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From: Steve Mcilwain (smcilwain_at_bizjournals.com)
Date: Sun Aug 25 2002 - 20:19:55 CDT
To summarize what I understand after following this thread is that you need
to grant a client a session ID as a temporary authentication token, after
the client successfully authtenticates (hopefully via SSL or TLS). This
prevents the client from having to log in with each page and also allows you
to store per-session data on the server.
The problem is that session ID's are vulnerable to replay-attack and much
discussion has been centered on how to prevent someone from getting the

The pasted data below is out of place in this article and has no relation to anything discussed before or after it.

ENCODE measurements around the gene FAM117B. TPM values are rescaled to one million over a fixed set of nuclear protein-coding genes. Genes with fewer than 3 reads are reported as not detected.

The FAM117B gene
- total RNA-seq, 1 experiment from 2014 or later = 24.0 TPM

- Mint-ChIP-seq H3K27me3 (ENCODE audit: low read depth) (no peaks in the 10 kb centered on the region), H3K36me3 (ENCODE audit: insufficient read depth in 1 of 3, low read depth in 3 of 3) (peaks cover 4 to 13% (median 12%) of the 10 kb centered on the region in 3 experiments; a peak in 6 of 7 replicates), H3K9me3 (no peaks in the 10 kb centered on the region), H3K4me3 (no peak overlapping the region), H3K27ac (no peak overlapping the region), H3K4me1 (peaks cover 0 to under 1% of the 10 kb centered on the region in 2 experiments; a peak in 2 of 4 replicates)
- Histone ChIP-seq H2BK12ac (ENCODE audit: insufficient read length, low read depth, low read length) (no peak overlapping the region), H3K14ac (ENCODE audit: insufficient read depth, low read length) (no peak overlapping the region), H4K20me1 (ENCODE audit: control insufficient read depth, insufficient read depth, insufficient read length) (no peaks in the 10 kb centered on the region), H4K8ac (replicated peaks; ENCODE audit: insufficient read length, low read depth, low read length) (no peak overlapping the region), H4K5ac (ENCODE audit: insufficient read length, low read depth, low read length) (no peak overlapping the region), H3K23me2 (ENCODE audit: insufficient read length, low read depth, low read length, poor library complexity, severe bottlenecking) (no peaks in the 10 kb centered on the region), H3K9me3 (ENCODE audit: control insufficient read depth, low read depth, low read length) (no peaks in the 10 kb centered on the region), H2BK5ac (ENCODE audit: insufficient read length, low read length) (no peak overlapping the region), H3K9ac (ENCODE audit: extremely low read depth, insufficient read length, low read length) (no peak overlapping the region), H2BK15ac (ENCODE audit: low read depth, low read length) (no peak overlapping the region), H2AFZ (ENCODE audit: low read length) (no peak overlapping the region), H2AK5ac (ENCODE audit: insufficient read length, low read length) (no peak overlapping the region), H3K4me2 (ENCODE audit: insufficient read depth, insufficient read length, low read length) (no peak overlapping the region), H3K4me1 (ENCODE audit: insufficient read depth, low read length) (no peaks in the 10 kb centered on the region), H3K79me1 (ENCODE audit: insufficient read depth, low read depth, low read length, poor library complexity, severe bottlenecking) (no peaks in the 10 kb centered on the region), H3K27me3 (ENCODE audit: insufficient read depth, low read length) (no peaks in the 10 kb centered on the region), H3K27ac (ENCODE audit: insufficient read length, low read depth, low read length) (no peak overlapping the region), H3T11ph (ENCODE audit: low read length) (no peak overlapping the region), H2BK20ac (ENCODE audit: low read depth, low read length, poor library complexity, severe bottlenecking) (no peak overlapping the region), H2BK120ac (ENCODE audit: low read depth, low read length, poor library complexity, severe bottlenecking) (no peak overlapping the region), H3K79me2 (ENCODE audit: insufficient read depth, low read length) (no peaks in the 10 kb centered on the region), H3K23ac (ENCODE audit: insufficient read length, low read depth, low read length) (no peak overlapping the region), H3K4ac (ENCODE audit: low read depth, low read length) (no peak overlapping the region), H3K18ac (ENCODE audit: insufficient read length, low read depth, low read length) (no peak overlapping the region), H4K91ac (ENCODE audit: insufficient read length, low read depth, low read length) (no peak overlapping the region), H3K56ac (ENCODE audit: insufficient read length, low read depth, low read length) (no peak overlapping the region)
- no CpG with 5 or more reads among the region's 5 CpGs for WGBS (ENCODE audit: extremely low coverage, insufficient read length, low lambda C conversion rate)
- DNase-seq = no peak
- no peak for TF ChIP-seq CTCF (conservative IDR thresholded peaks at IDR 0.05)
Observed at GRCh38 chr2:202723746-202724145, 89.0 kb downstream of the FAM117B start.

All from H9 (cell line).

session ID in order to replay it. Others have suggested that the best
approach is to prevent the session id from being replayed.
As far as hiding the session ID, I see little to no value in it. Sure,
putting the value in a cookie makes it a little harder than in the URL, but
neither is secure. It's like arguing that one unlocked door is more secure
than another unlocked door because one door is hard to see. So the
objective should be to prevent client session ids from being replayed. I
think the previous suggestions presented in this thread to generate new
client session ids with every page request solve the problem - a stolen
session id cannot be reused.
I have little experience using client certificates for authentication, but
could a client certificate also be used to associate with a session id,
preventing a client without that certificate from using the session id?